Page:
When Xavi becomes an accidental witness to the murder of a wealthy woman he knows exactly what to do - get the hell out of there, fast! Xavi lives on the edge of the law; he and the police don't exactly mix. Unfortunately the cop who is sent after him turns out to have some rather unusual abilities, so it isn't long before their paths cross - which is roughly when Xavi begins to realise that getting caught may be the very least of his troubles.
Reviews for Fool's Errand
Reviews by Jessewave - Overall I greatly enjoyed this story. The heroes are engaging and there are lots of great ideas which combine to create a vivid world in the future. I’m looking forward to reading the next book in the trilogy and seeing where the author takes these characters.
Two Lips Reviews - Fool’s Errand is the first book in the Fool’s Odyssey trilogy by Chris Quinton, and is a great way to start the trilogy.
Top 2 Bottom Reviews - Each character’s backstory is sufficiently developed to add layers, depth, and interest to both, while the minor players provide just enough support to the plot to help the story advance.
“I know,” he said smugly. “Go and meet your politician-friends, and think of me.” He let her slip her fingers inside his jeans and cup his genitals, then caught her wrist and lifted her hand to his mouth. At the same time he unfastened more buttons and freed his semi-erect penis, pumped it slowly, deliberately displaying himself in the mirror to arouse her even more. “I’ll be waiting for you.”
“Bastard!” She pouted and jerked free of his light hold, but she was smiling as she did so. Then a faint noise came from downstairs, a door shutting not quite quietly enough, perhaps. Yet the villa should be empty but for them. Sophia paled. “Ohmygod—Marco—he’s come home early!”
Xavi swore, fastening his jeans quickly. Of all the farcical situations—the stupid bitch had been so sure her husband was in Madrid until the weekend.
He took one swift glance at the windows and dismissed them at once. There was a three meter drop onto the terrace and he had no wish to risk broken bones. So he did the next best thing; he dived to the floor and rolled under the bed, grabbing his shirt and shoes on the way.
Sophia snatched up her robe and a book and threw herself onto the rumpled sheets. “Who’s there?” she called. “Is that you, sweetheart?”
A drape of linen partially obscured his view, but from where he lay, Xavi could see the mirror, and the foot of the bed and the door reflected in it. The door opened, and the dark silhouette of a man stood there. Not Marco Rodrigues, the body-shape was too tall, too broad-shouldered. He took a step into the room and Xavi saw a stranger’s face.
“Raoul?” Sophia, said surprise in her voice. “What are you—” Raoul raised his hand and the sunlight glinted off the barrel of his gun. Sophia screamed once, the sound cut off by the first shot.
Frozen in terror, Xavi could not move, and that probably saved his life. Three more shots rang out, each one punching through the bed in a line from pillow to midway down the mattress, the last two plowing into the floor only inches from his rigid body. If his bladder had not already been empty, Xavi would have pissed himself.
The thunder of his heart in his own ears was deafening. Surely this Raoul would hear it as well—but the man turned and walked out, shutting the door quietly behind him. Still Xavi couldn’t move. Blood soaked the loose sheet and dripped slowly off the bottom edge to spatter on the carpet, the smell of it mingling with feces and cordite to clog in his throat, and it was the steady pat-pat-pat into a widening pool that finally galvanized him into action.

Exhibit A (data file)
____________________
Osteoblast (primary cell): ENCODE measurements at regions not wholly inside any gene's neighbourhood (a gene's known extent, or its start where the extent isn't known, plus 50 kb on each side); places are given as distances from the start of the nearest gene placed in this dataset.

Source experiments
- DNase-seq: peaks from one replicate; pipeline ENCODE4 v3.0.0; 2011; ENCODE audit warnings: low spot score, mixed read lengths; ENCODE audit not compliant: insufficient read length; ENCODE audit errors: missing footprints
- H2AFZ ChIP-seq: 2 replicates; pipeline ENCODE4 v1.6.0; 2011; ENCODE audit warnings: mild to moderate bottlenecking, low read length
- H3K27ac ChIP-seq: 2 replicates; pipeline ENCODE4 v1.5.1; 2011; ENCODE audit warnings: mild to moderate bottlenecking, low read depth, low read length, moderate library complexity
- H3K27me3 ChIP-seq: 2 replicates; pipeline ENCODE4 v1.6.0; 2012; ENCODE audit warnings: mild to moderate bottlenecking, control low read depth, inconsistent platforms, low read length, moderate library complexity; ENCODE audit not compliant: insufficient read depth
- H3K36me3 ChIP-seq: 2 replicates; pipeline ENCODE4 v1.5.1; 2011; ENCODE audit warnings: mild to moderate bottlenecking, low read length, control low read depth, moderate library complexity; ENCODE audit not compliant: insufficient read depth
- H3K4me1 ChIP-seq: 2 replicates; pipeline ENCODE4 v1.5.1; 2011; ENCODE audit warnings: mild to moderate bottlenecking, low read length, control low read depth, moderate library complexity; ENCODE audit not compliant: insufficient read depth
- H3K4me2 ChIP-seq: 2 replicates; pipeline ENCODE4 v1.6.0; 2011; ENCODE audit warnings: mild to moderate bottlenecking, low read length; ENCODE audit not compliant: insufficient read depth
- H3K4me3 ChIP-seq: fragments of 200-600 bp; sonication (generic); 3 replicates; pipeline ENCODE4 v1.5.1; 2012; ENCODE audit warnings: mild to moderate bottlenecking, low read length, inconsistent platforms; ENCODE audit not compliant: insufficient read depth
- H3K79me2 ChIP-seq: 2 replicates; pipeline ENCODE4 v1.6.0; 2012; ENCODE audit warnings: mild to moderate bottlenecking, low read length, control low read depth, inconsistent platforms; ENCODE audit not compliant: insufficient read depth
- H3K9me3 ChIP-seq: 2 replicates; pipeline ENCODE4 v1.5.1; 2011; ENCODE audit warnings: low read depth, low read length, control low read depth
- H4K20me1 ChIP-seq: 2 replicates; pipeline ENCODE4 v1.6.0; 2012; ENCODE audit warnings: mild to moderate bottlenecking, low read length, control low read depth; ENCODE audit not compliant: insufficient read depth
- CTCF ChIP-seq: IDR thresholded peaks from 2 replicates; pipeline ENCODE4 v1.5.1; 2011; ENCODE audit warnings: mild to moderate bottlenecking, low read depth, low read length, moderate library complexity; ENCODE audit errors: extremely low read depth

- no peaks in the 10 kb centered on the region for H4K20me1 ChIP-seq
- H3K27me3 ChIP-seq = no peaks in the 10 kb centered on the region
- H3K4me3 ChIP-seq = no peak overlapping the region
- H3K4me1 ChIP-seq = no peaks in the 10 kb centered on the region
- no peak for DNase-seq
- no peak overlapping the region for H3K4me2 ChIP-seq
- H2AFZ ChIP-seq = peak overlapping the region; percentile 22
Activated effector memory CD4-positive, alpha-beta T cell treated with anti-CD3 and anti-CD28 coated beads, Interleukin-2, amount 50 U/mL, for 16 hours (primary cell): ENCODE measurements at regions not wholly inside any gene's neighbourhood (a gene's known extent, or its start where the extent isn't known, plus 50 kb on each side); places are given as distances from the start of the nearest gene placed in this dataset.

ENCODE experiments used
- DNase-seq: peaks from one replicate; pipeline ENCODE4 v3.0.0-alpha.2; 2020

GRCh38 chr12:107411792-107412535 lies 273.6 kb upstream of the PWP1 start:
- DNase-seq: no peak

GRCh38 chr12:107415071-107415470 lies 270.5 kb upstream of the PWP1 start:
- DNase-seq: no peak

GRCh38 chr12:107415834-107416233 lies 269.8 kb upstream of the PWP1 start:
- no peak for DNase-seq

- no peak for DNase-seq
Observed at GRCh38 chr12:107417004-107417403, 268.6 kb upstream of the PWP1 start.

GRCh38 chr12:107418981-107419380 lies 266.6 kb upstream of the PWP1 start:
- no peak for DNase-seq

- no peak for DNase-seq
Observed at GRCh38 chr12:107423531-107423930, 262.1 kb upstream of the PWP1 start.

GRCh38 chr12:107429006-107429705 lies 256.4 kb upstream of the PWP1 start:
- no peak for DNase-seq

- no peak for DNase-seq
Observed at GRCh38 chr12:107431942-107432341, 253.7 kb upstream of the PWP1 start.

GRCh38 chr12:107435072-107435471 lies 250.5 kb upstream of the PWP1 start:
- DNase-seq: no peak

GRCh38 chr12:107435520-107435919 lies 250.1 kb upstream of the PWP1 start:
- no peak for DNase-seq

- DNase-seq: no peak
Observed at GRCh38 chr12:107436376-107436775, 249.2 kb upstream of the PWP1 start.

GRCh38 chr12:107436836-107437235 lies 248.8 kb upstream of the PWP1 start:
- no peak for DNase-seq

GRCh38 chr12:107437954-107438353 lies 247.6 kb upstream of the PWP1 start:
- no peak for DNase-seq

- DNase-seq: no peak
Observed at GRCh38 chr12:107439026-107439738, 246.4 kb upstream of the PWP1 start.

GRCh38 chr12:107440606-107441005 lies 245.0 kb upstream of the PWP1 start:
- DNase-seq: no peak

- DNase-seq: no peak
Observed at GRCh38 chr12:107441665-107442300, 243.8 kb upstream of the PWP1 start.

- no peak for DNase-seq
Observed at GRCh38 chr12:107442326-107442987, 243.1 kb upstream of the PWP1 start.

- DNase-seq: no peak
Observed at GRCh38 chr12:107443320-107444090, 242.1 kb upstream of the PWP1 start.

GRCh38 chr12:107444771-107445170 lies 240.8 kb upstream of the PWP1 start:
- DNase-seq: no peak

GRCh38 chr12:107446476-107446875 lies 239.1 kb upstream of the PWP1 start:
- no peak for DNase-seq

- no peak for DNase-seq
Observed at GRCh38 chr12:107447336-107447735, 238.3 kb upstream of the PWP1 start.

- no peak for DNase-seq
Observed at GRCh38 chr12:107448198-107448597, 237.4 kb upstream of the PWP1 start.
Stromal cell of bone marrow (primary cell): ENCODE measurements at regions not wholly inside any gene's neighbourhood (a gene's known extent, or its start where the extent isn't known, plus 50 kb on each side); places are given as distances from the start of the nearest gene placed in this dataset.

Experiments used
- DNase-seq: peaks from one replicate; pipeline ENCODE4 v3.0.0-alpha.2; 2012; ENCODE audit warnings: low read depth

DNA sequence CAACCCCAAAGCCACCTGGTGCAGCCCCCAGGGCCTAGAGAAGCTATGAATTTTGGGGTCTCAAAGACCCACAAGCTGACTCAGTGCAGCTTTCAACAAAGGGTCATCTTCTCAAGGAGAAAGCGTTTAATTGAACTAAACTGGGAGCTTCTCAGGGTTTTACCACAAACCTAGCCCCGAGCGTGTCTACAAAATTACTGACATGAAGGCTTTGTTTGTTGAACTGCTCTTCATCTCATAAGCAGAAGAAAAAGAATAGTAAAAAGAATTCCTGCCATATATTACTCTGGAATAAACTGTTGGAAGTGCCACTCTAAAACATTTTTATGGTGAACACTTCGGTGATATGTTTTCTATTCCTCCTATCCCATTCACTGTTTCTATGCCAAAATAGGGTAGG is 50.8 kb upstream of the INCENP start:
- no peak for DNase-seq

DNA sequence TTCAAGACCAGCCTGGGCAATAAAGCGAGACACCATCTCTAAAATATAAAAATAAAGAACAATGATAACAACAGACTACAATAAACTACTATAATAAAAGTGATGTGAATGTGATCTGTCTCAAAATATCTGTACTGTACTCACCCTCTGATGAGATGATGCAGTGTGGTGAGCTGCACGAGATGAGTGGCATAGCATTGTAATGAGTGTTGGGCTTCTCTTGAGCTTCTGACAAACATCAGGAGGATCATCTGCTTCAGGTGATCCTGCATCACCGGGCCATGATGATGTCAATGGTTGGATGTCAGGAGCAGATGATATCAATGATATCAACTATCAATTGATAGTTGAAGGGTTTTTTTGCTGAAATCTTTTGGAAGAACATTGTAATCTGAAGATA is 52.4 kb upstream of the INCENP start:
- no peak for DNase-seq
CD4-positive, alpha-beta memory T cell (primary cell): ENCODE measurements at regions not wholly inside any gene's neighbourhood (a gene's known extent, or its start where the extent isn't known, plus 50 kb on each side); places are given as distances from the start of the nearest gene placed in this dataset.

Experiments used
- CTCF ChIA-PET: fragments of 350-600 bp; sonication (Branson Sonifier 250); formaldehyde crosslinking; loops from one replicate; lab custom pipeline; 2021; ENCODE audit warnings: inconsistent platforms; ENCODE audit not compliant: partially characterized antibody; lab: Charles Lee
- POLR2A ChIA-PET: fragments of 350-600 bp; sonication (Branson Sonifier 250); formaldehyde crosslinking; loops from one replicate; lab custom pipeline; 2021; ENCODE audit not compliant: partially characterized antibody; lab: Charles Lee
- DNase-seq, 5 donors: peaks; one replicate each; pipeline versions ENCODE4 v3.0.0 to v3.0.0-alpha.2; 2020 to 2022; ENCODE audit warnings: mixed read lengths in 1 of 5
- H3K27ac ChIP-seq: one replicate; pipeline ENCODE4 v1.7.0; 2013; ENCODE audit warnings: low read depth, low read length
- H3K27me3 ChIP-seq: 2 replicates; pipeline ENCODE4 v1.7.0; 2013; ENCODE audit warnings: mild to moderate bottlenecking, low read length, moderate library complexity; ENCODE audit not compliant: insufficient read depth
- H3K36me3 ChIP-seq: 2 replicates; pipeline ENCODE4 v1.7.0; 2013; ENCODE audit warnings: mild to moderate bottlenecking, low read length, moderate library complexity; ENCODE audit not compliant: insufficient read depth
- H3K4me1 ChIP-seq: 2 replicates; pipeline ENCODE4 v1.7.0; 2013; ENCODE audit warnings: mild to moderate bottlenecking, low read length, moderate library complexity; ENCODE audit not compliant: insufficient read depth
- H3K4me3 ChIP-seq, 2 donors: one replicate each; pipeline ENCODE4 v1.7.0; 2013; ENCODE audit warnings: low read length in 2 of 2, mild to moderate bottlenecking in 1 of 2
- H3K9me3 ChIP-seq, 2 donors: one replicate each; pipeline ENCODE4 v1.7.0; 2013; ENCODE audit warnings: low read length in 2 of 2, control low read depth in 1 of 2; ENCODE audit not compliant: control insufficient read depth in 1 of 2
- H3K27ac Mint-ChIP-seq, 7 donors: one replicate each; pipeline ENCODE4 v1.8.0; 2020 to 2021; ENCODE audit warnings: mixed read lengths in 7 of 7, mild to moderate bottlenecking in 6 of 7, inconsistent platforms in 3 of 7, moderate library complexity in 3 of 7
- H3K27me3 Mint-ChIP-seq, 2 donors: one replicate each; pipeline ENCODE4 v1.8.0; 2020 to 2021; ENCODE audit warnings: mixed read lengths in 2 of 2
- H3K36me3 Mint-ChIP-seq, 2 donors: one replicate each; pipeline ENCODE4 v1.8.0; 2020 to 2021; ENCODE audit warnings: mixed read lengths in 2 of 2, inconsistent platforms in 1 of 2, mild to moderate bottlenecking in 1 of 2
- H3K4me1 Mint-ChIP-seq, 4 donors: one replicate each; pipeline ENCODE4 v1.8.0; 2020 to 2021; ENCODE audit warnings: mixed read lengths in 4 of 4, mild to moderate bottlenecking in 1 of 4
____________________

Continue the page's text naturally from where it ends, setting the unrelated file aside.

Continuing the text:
A shuddering whine of horror broke from him, and Xavi rolled away from the spreading redness. He scrambled to his feet on the far side of the bed. Then he froze again. Sophia was dead. Very dead. One bullet had hit between her eyes, the others at breastbone, stomach and groin. Very precise, very deliberate. This was no passion-driven killing—this was an execution.
And he had witnessed it.
Xavi was at the door before commonsense stopped him. He had very little money, while Sophia was loaded and dead. Her purse lay on the dressing table and he pounced on it, jerked it open and filled his pockets with every coin and note he could find. The cards he left—any payment or withdrawal could be traced. Then the jewelry caught his eye.
Gold, gems, they could be fenced and Xavi had contacts in Barcelona’s back streets. He spread his shirt on the floor and dumped an indiscriminate double handful of treasure in the middle of it, then knotted the fabric into a bundle. He hurried to the security panel by the front door. Sophia had driven him here in her car, and she would have made sure his arrival hadn’t been monitored. One glance told him all the cameras were down. No one was going to have a record of him leaving the place.
He made for the deserted kitchen. From the trash container he retrieved a reasonably clean plastic bag with a local supermarket’s bright logo on both sides. He dropped his cache into it and let himself out the back door. Then, keeping to what cover he could find, he ran, not to the garage, but the boathouse below the terrace, and the small but powerful motor launch that was, as usual during the summer months, moored to the jetty. It was the work of seconds to hot-wire the ignition.
Xavi turned the boat for the open sea, and then accelerated south along the coast towards Barcelona and its busy marinas. Maybe he was being paranoid, maybe he wasn’t, but he wasn’t prepared to take chances. This was the safest way of getting back to his apartment, safer than taking Sophia’s car and driving. Just in case the killer—or whoever hired him—was watching the road. His fingerprints would be all over the room, but it was not only the police he was worried about.
Xavi Peres Escudero was going to disappear.